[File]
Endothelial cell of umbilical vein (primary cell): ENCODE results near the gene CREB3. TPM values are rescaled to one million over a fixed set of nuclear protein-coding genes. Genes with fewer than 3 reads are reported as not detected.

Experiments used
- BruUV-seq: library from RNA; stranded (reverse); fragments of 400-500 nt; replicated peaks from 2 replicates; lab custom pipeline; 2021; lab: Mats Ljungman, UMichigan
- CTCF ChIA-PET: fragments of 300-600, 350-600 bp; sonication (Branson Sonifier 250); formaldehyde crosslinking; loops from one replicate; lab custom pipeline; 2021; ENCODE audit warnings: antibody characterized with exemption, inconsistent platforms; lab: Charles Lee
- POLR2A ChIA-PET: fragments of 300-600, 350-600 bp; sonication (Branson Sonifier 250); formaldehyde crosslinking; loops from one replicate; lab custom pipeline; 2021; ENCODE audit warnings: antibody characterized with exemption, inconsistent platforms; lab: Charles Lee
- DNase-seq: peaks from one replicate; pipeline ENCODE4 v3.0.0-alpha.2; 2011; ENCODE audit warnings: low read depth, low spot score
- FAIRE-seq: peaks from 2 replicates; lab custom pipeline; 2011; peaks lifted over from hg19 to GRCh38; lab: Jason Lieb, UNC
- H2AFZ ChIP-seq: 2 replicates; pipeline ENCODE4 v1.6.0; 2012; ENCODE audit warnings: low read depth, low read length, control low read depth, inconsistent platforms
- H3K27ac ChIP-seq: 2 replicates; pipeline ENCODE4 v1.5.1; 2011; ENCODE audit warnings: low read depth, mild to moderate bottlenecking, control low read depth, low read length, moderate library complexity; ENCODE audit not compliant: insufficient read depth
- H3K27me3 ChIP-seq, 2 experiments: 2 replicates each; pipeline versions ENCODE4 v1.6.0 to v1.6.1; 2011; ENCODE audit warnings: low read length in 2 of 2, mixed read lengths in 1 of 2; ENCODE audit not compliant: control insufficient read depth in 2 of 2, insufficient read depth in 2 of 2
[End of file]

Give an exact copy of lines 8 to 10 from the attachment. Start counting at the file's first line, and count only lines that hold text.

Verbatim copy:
- H2AFZ ChIP-seq: 2 replicates; pipeline ENCODE4 v1.6.0; 2012; ENCODE audit warnings: low read depth, low read length, control low read depth, inconsistent platforms
- H3K27ac ChIP-seq: 2 replicates; pipeline ENCODE4 v1.5.1; 2011; ENCODE audit warnings: low read depth, mild to moderate bottlenecking, control low read depth, low read length, moderate library complexity; ENCODE audit not compliant: insufficient read depth
- H3K27me3 ChIP-seq, 2 experiments: 2 replicates each; pipeline versions ENCODE4 v1.6.0 to v1.6.1; 2011; ENCODE audit warnings: low read length in 2 of 2, mixed read lengths in 1 of 2; ENCODE audit not compliant: control insufficient read depth in 2 of 2, insufficient read depth in 2 of 2